The core of the issue addressed by the Eggert concurrence was a disagreement between a temporary session and some of the members of the congregation they were supposed to be serving and shepherding. All church members have a duty to honor their leaders, “to submit to the government and discipline of the Church, and to study her purity and peace.” But this submission does not mean members of a mission congregation must have their consciences bound by the preferences and recommendations of a temporary session comprised of men who are not members of the congregation.
How a church-plant, or “mission church,” (BCO 5-1) transitions to become a “Particular Church” is outlined in BCO 5-9.
Until a “mission church” becomes a particular church, the church plant is usually under the care of a Presbytery by means of one of two temporary arrangements. In the first arrangement, a commission of elders from the Presbytery is appointed to serve as a temporary session (BCO 15-1). In the second arrangement, the “mission church” is erected as a daughter church of another particularized congregation (BCO 5-3b), and the session of that particularized congregation serves as the overseeing session for the mission church.
A mission church is usually served by a “church planter” who is also a member of the commission serving as session (BCO 5-4a). This church planter is called by Presbytery to do the work of ministry organizing the church plant/mission work with the hopes that it will one day be particularized according to the steps outlined in BCO 5-9.
A crucial step toward becoming a particular congregation is the election of a pastor and other officers.
The election of a Teaching Elder can sometimes be confusing in the case of a mission work. Ordinarily, a church plant already has had a Teaching Elder ministering as a “church planter” among the saints in that congregation for quite some time. In many instances, the members of the church plant will elect that church planter “to be their pastor” (BCO 5-9f), but not always.
If the members of a congregation “choose not to continue the pastoral relationship” with the church planter, they are free to follow the steps of BCO 20 to elect a different pastor in the ordinary manner.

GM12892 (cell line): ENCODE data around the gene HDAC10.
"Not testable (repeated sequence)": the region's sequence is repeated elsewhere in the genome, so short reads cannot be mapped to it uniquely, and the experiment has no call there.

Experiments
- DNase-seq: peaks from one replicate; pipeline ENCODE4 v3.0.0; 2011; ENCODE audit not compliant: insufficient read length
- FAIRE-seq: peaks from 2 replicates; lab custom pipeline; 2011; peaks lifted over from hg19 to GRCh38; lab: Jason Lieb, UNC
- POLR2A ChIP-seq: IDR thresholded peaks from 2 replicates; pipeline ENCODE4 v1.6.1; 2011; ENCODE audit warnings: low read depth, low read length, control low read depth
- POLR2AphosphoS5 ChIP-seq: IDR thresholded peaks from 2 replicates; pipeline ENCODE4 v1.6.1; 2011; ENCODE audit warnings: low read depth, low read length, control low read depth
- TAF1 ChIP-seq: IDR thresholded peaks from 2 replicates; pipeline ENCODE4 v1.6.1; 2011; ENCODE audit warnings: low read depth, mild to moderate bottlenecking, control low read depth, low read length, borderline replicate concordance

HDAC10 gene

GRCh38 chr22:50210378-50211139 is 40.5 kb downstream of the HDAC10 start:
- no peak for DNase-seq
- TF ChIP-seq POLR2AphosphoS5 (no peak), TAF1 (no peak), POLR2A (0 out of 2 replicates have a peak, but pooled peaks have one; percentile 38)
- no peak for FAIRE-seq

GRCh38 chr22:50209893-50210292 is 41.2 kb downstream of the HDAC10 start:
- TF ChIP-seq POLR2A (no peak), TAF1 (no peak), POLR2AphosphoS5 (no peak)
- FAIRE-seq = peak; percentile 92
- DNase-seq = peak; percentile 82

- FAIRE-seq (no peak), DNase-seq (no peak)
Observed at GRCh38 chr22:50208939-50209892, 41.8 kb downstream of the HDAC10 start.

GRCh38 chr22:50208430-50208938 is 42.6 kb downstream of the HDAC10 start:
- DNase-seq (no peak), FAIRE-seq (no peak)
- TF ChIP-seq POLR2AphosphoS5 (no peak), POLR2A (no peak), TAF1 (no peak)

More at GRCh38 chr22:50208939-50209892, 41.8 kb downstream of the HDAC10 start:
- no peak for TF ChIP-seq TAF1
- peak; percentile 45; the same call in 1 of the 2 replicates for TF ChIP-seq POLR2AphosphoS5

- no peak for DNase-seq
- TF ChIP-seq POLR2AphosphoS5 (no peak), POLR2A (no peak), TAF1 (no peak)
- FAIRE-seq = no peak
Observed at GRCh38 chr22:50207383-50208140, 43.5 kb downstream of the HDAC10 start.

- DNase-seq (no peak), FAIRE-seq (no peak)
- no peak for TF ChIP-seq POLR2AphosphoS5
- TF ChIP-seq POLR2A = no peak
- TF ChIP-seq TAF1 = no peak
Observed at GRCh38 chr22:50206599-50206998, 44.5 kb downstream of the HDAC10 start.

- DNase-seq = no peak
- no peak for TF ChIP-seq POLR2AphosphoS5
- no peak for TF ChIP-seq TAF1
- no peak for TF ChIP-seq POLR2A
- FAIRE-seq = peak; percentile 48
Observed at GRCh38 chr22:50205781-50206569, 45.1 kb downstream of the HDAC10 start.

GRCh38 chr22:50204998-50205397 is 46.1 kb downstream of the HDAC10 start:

Before the Standing Judicial Commission (SJC) last year, there was a curious case that tested the principles of our Presbyterian polity and challenged the integrity of our Constitution regarding the selection of a pastor by a church plant.
A group of men from a mission work met with the session – including the church planter – overseeing the plant to express their desire that candidates other than the initial church planter be considered for the position of pastor.
It was an undeniable difficult situation. The church planter had labored for years, investing much of his time and energies in the church plant. But now a group of men from several households in the congregation went to the elders and expressed a disagreement with the church planter’s philosophy of ministry and vision for the work.
The Session responded to the men’s concerns by doing three things. First, the Session demanded the men repent of any sin whether of omission or commission against the church planter. Second, the Session demanded the men reaffirm their membership vows. And third, the Session reaffirmed its belief that one of their number should be “offered to the congregation as a candidate to serve as its pastor.”